Michael describes his winning creation: “The app has two main functions. It is able to generate citation information via scanning a barcode (either ISBN or Brown Library) that can be easily emailed to the user. Additionally, it provides recommendations for similar books using previous checkout information from the Brown libraries.”

Serving as judges for the competition were two faculty members: Jo Guldi, Assistant Professor of History, and Tom Doeppner, Associate Professor of Computer Science; a graduate student in the Department of Music: Chris Johnson-Roberson; and the Associate University Librarian for Digital Technologies: Andrew Ashton.

Click here for more information about the Library Innovation Prize.

The two winners of the 2014 Undergraduate Research Prize for Excellence in Library Research also received their awards at the ceremony. Leah Jones ‘17 was selected for her paper “Soldiers of Solidarity: The Boston Committee for Health Rights in Central America” and Richard Salamé ‘16 was chosen for his paper “Clocks and Empire: an Indian Case Study.” This award carries a prize of $750. (Read the full story here.)

Leah Jones '17

Leah Jones ’17 receives the 2014 Library Innovation Prize from Ned Quist, Associate University Librarian for Research & Outreach Services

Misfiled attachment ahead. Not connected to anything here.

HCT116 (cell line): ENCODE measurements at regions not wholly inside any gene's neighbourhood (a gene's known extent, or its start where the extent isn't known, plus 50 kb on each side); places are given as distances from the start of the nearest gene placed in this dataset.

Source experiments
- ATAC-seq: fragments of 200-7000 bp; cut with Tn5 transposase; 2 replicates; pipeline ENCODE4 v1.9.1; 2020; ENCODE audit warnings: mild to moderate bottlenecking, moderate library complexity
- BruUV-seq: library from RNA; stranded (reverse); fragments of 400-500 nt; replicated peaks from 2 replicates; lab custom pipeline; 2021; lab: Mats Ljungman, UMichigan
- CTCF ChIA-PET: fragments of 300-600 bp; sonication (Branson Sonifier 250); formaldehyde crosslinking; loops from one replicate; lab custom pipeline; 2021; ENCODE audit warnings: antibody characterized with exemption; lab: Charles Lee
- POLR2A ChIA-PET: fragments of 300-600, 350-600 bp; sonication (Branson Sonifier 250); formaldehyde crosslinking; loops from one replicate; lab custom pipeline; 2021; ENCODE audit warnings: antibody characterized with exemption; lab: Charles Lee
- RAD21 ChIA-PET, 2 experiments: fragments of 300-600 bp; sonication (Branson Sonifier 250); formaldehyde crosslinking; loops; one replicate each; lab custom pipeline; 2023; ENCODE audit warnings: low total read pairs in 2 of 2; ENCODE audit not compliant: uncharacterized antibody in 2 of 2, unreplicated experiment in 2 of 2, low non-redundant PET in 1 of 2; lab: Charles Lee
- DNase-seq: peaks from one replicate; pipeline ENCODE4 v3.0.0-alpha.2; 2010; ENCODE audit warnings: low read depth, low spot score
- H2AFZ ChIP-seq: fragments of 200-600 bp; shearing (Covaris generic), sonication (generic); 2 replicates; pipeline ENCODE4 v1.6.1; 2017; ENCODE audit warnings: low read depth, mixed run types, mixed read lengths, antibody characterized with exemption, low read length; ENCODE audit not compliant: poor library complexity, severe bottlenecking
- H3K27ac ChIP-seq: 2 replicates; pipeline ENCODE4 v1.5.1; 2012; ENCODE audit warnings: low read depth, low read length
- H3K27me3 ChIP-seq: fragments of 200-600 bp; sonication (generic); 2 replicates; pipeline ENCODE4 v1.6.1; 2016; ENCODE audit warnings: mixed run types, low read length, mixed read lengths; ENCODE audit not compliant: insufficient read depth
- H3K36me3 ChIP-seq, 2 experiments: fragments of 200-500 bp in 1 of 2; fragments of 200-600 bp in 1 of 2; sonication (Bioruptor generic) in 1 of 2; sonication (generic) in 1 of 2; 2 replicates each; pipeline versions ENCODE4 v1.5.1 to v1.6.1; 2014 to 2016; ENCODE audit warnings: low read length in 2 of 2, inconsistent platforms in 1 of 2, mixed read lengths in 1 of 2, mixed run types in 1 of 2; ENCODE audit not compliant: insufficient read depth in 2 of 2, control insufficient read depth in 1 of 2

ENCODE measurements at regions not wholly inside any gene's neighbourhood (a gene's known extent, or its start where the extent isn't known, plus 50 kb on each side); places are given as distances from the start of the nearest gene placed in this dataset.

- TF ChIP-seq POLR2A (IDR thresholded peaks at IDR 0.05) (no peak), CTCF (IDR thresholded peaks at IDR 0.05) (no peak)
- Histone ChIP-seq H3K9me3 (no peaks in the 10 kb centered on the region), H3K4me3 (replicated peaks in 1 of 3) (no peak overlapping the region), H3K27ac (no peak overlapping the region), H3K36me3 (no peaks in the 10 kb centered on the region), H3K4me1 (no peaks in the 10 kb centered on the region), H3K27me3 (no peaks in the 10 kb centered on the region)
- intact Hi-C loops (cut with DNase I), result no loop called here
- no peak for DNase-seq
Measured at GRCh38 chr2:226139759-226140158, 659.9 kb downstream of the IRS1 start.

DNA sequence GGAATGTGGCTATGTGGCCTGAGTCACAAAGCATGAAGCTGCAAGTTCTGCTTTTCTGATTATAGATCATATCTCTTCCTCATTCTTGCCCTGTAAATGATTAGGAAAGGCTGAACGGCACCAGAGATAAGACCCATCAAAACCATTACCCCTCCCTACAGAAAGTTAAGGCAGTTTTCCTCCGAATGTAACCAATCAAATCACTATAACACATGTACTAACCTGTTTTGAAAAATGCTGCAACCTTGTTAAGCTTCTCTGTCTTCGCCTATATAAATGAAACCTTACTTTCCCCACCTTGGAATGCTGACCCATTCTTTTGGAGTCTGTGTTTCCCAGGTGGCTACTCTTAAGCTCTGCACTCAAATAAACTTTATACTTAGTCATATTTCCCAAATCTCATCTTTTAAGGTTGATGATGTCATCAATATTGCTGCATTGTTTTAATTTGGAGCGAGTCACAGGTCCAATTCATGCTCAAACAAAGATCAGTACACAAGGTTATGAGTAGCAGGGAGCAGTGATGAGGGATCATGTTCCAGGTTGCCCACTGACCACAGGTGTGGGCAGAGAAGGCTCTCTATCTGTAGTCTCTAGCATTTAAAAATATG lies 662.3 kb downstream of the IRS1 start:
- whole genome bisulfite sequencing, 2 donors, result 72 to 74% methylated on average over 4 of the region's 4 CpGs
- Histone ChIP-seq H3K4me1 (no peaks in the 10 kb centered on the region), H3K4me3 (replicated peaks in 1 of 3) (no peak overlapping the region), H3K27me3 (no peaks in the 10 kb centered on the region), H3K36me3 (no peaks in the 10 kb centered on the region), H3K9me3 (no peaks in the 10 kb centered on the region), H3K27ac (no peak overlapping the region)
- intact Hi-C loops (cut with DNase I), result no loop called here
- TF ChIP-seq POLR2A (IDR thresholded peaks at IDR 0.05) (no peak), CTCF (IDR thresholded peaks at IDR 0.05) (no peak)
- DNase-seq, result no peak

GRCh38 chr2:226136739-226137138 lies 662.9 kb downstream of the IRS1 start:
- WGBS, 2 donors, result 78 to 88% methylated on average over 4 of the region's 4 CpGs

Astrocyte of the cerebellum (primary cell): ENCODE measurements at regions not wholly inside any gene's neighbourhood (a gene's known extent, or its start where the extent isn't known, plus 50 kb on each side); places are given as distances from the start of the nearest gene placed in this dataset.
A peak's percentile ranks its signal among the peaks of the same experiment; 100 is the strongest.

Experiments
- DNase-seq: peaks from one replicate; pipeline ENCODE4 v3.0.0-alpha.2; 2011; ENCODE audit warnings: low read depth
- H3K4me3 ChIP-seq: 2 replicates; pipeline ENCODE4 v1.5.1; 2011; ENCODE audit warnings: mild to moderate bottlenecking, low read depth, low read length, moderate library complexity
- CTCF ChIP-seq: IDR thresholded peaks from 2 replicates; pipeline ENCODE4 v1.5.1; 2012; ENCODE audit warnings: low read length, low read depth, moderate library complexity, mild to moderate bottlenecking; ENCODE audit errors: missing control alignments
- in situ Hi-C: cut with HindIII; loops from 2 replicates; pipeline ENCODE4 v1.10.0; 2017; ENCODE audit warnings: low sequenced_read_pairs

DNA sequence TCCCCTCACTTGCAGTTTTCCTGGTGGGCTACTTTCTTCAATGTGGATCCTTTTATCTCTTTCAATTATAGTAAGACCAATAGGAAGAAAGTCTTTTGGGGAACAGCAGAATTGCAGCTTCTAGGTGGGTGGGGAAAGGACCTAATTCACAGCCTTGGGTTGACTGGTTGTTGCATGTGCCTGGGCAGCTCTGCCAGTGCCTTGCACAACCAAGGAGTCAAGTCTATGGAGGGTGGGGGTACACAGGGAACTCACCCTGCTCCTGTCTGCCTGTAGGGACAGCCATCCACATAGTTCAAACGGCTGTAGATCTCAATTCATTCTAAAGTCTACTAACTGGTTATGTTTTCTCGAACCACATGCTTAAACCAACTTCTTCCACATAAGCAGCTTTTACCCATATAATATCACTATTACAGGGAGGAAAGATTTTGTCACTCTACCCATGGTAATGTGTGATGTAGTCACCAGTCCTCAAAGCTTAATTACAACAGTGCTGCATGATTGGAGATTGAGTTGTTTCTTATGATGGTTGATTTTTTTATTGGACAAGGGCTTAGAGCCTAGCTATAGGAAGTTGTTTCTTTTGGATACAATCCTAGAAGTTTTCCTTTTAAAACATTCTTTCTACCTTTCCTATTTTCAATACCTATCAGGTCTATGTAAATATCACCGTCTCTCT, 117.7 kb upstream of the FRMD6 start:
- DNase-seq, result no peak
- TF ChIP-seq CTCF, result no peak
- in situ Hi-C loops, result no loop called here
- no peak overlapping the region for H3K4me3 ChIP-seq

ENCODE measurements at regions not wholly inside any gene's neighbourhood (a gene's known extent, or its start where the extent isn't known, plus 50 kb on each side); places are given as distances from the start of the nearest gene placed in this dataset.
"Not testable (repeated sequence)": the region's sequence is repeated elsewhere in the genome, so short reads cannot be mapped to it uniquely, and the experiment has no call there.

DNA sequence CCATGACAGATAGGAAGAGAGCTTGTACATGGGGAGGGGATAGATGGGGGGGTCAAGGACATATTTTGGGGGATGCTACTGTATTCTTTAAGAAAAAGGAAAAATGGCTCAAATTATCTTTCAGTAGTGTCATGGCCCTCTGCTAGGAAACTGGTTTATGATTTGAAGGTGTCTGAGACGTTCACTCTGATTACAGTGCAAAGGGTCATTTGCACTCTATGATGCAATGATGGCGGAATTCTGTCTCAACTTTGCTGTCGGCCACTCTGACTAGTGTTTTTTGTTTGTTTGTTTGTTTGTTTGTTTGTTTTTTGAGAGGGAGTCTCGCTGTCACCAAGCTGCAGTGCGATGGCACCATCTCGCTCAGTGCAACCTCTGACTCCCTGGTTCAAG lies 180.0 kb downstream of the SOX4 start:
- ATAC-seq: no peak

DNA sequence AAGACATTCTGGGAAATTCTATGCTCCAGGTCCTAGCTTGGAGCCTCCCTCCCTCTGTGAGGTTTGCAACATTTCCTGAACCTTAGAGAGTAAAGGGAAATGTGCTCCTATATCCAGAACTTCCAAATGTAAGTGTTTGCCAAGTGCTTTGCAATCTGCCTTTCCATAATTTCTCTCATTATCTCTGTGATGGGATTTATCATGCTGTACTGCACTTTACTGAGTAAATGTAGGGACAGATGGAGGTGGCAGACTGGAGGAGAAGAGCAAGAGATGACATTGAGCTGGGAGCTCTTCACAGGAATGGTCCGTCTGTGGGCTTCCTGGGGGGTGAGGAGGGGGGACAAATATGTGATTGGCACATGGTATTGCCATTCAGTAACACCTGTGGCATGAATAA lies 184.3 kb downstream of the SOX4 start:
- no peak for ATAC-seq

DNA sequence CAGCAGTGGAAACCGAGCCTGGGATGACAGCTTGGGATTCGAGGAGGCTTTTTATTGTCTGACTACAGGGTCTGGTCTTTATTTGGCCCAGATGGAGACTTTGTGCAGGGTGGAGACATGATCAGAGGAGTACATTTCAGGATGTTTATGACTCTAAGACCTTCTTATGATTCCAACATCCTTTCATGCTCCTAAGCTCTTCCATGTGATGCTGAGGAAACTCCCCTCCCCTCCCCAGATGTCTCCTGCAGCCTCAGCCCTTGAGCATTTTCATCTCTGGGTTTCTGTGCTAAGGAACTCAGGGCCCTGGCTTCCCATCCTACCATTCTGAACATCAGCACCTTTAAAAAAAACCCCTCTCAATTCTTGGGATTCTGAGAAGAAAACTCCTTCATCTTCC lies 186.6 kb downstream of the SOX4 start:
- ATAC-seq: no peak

Richard Salamé '16

Richard Salamé ’16 receives the 2014 Library Innovation Prize from Ned Quist, Associate University Librarian for Research & Outreach Services

 

 

Library Innovation Prize 2014

Innovation Prize

The Brown University Library is offering a $1000 prize for the creation of the most effective and innovative working prototype of a mobile app (stand-alone or web-based) designed to enhance access to or use of the Library.

Timetable and Process:

  1. Informational meeting on Tuesday, February 11 at noon in the Rockefeller Library Hecker Center (first floor).
  2. Initial proposals are due on or before February 15: Apply Here.
  3. All proposals will be evaluated by a team of library staff. Successful proposals will be announced by February 21.
  4. Presentation by applicants of final working prototypes will be held on April 15 in the Rockefeller Library Digital Scholarship Lab.
  5. A panel of faculty and library staff judges will determine the winners.

Other Details:

  • Contestants must be currently enrolled Brown undergraduate students.
  • Projects may created by individuals or teams
  • Winning projects remain the intellectual property of the contestant(s), but the winning contestant will grant a non-exclusive perpetual license to Brown University for its internal non-commercial use.

For more info visit the official “Library Innovation Prize” page.

Apply Now: Undergraduate Prize for Excellence in Library Research

UGRA
In partnership with the Office of the Dean of the College, the Brown University Library is now accepting applications for the annual Undergraduate Research Prize.

The purpose of the award is to recognize excellence in undergraduate research projects that make creative use of the Brown University Library’s collections including print resources, databases, primary resources, and materials in all media.

The project may take the form of a traditional paper, a database, a website or other digital project.

Apply at: http://library.brown.edu/ugresearchprize/